Uncertainty in prognosis a key barrier to end-of-life care for children

Stephenson, Michelle
April 2008
Hem/Onc Today;4/25/2008, Vol. 9 Issue 7, p29
The article focuses on research about barriers to end-of-life are for children. According to a study conducted at the University of California in San Francisco to determine the attitudes and concerns of nurses and physicians on the palliative care for children. Results showed that the most common barriers to good end-of-life care for children include uncertain prognosis, differences in treatment goals and communication barriers.


Related Articles

  • Palliative care in children in Wales: a study of provision and need. Hain, Richard DW // Palliative Medicine;Mar2005, Vol. 19 Issue 2, p137 

    Aim: To establish incidence and prevalence of children needing palliative care in Wales. Patients and methods: Children were identified in three ways: (1) from paediatricians using the Welsh Paediatric Surveillance Unit (WPSU); (2) referrals to the specialist palliative medicine service based in...

  • COMMUNICATING WITH PATIENTS AND FAMILIES ABOUT DIFFICULT END OF LIFE DECISIONS: A GUIDE FOR MEDICAL PROVIDERS. deMaine, Jim; Dennett, Joi Murotani // Hamline Law Review;2013, Vol. 36 Issue 2, preceding p299 

    The article offers information on the importance of the use of effective communication skills by physicians during discussions of end of life (EOL) with patients and families in the U.S. It discusses the methodology for a patient care conference in seriously ill patients including the beginnings...

  • Communication and awareness about dying in the 1990s. Field, D.; Copp, G. // Palliative Medicine;1999, Vol. 13 Issue 6, p459 

    Since the 1960s communication and awareness about dying in modern western societies have been topics for debate, with a considerable amount of literature on the need for open communication and the strategies which can be used by health professionals to improve their communication with patients...

  • Helen House--a hospice for children: analysis of the first year. Burne, S.R.; Dominica, Frances; Baum, J.D. // British Medical Journal (Clinical Research Edition);12/15/1984, Vol. 289 Issue 6459, p1665 

    Reports the performance of Helen House hospice in Oxford, England. Provision of services for terminal illness, progressive and incurable illness and serve handicap; Basis on the style of care; Plans on the needs of children.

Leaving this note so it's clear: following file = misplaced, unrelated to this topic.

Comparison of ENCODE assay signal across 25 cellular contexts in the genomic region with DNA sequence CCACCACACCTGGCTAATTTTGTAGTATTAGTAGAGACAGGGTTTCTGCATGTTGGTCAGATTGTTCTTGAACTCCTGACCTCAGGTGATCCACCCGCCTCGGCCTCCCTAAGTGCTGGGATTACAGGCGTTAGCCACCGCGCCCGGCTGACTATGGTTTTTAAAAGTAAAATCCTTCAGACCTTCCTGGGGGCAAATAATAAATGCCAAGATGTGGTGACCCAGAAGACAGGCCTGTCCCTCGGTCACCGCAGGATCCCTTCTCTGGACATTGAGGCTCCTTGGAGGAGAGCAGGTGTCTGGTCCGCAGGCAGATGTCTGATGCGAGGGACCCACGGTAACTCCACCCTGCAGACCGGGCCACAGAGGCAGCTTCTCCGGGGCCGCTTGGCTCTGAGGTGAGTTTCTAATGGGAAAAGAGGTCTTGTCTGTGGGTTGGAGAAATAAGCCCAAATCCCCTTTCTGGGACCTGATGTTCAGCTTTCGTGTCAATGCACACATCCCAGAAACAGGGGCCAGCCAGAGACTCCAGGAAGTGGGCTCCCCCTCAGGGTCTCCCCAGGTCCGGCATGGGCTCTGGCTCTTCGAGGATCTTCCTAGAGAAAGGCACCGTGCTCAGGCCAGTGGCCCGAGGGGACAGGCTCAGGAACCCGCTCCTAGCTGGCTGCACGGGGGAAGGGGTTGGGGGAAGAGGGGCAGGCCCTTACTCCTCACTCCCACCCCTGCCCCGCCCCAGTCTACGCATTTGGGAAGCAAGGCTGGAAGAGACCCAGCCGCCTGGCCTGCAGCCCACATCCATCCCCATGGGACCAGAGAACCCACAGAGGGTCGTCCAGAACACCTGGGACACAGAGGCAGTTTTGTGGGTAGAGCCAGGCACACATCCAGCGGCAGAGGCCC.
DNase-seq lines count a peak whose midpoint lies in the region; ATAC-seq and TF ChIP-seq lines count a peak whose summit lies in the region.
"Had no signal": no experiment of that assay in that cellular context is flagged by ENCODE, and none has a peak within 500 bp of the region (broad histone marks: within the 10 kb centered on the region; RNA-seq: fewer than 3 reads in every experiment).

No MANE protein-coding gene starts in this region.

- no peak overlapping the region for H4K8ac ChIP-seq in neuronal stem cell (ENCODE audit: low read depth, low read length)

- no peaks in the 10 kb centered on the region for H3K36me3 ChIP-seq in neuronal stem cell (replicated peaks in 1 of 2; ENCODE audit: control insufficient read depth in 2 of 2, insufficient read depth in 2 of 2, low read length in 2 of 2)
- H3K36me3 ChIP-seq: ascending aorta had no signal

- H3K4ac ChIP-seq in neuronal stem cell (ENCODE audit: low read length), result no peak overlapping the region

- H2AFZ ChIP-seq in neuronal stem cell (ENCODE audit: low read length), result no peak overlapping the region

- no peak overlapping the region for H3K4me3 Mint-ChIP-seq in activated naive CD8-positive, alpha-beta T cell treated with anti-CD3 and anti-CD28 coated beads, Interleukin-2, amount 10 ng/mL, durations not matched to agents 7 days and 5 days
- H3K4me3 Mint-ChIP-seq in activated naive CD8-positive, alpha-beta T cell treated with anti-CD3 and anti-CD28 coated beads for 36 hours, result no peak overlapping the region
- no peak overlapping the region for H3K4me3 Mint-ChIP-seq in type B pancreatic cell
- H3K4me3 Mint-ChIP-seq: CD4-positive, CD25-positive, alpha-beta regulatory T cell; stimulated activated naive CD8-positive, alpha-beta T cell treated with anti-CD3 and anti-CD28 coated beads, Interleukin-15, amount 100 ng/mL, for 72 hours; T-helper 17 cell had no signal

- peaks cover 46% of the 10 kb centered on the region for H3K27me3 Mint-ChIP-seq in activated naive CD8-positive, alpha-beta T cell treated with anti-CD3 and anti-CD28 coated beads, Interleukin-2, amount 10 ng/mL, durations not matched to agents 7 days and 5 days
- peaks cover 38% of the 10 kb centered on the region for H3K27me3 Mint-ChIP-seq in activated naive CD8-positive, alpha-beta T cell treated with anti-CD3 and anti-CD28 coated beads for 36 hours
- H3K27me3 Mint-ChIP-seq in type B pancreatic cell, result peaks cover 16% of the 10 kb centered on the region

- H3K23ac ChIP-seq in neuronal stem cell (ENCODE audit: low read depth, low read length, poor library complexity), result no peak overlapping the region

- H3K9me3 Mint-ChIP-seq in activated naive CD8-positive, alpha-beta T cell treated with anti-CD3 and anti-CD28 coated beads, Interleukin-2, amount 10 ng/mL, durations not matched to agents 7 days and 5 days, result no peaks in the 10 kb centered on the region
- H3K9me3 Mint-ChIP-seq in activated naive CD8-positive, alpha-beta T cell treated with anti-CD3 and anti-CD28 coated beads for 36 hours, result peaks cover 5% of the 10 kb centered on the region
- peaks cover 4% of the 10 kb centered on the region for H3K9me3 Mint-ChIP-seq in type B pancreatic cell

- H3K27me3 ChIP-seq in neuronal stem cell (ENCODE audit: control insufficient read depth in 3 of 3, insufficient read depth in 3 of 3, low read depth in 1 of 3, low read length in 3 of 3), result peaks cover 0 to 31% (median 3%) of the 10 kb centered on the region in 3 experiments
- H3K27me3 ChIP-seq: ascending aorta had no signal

• VALUE process helps families cope with end-of-life choices in the intensive care unit.  // H&HN: Hospitals & Health Networks;Mar2007, Vol. 81 Issue 3, p68 

    The article discusses the result of a study on communication between clinicians in the intensive care unit (ICU) and family members of a dying patient. The researchers evaluated a set of communication guidelines for family conferences between ICU clinicians and family members. The guidelines...

  • Spinal osteomyelitis due to Aspergillus flavus in a child: a rare complication after haematopoietic stem cell transplantation. Beluffi, Giampiero; Bernardo, Maria Ester; Meloni, Giulia; Spinazzola, Angelo; Locatelli, Franco // Pediatric Radiology;Jun2008, Vol. 38 Issue 6, p709 

    We report the case of a child affected by acute myeloid leukaemia who was treated with allogeneic haematopoietic stem cell transplantation and developed cervicothoracic spinal osteomyelitis due to Aspergillus flavus. The diagnosis was difficult on a clinical basis, but made possible by...

  • Fast-recovery fast spin-echo T2-weighted MR imaging: a free-breathing alternative to fast spin-echo in the pediatric abdomen. I-Hua Huang; Emery, Kathleen H.; Laor, Tal; Valentine, Mona; Tiefermann, Jan // Pediatric Radiology;Jun2008, Vol. 38 Issue 6, p675 

    In the mid 1990s, the fast spin-echo (FSE) and turbo spin-echo (TSE) T2-weighted (T2-W) sequences became available and are now widely accepted alternatives to conventional spin-echo sequences since they result in reduced acquisition times while maintaining tissue contrast. Since that time, there...

  • Having the difficult conversations about the end of life. Barclay, Stephen; Maher, Jane // BMJ: British Medical Journal (Overseas & Retired Doctors Edition;9/25/2010, Vol. 341 Issue 7774, p653 

    The article emphasizes the need for clinicians to create repeated opportunities for patients to talk about their future and end of life care. It highlights the issues that make conversations about end of life care and death difficult for patients and clinicians, such as poor prognosis, patients'...

  • What do patients receiving palliative care for cancer and their families want to be told?A Canadian and Australian qualitative study. Kirk, Peter; Kirk, Ingrid; Kristjanson, Linda J. // BMJ: British Medical Journal (International Edition);6/5/2004, Vol. 328 Issue 7452, p1343 

    Objective To obtain feedback from patients receiving palliative care and their relatives from various ethnic backgrounds about their experiences of the disclosure process and their satisfaction with information sharing during the illness. Design A qualitative study with semistructured single...


Read the Article


Sorry, but this item is not currently available from your library.

Try another library?
Sign out of this library

Other Topics